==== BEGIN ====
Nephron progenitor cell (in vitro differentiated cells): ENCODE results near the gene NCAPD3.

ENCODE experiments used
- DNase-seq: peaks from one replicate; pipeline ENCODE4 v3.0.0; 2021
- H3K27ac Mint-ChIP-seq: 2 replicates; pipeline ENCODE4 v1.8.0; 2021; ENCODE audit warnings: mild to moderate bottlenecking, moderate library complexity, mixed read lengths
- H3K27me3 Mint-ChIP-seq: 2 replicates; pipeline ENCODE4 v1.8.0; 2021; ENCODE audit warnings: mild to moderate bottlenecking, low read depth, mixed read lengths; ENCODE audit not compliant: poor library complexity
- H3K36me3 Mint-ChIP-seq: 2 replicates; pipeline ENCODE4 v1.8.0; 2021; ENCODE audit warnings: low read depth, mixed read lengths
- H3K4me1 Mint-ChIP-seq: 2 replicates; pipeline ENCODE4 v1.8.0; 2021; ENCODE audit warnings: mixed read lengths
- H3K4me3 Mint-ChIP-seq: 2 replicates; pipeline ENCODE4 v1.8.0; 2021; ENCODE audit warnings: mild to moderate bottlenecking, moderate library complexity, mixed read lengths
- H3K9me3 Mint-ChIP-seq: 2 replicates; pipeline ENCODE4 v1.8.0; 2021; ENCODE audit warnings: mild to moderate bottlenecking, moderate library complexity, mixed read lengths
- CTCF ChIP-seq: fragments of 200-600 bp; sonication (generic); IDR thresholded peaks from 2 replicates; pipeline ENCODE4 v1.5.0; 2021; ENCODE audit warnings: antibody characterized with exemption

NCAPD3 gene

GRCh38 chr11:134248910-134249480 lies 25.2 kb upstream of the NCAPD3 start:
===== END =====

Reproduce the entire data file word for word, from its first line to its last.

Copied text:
Nephron progenitor cell (in vitro differentiated cells): ENCODE results near the gene NCAPD3.

ENCODE experiments used
- DNase-seq: peaks from one replicate; pipeline ENCODE4 v3.0.0; 2021
- H3K27ac Mint-ChIP-seq: 2 replicates; pipeline ENCODE4 v1.8.0; 2021; ENCODE audit warnings: mild to moderate bottlenecking, moderate library complexity, mixed read lengths
- H3K27me3 Mint-ChIP-seq: 2 replicates; pipeline ENCODE4 v1.8.0; 2021; ENCODE audit warnings: mild to moderate bottlenecking, low read depth, mixed read lengths; ENCODE audit not compliant: poor library complexity
- H3K36me3 Mint-ChIP-seq: 2 replicates; pipeline ENCODE4 v1.8.0; 2021; ENCODE audit warnings: low read depth, mixed read lengths
- H3K4me1 Mint-ChIP-seq: 2 replicates; pipeline ENCODE4 v1.8.0; 2021; ENCODE audit warnings: mixed read lengths
- H3K4me3 Mint-ChIP-seq: 2 replicates; pipeline ENCODE4 v1.8.0; 2021; ENCODE audit warnings: mild to moderate bottlenecking, moderate library complexity, mixed read lengths
- H3K9me3 Mint-ChIP-seq: 2 replicates; pipeline ENCODE4 v1.8.0; 2021; ENCODE audit warnings: mild to moderate bottlenecking, moderate library complexity, mixed read lengths
- CTCF ChIP-seq: fragments of 200-600 bp; sonication (generic); IDR thresholded peaks from 2 replicates; pipeline ENCODE4 v1.5.0; 2021; ENCODE audit warnings: antibody characterized with exemption

NCAPD3 gene

GRCh38 chr11:134248910-134249480 lies 25.2 kb upstream of the NCAPD3 start: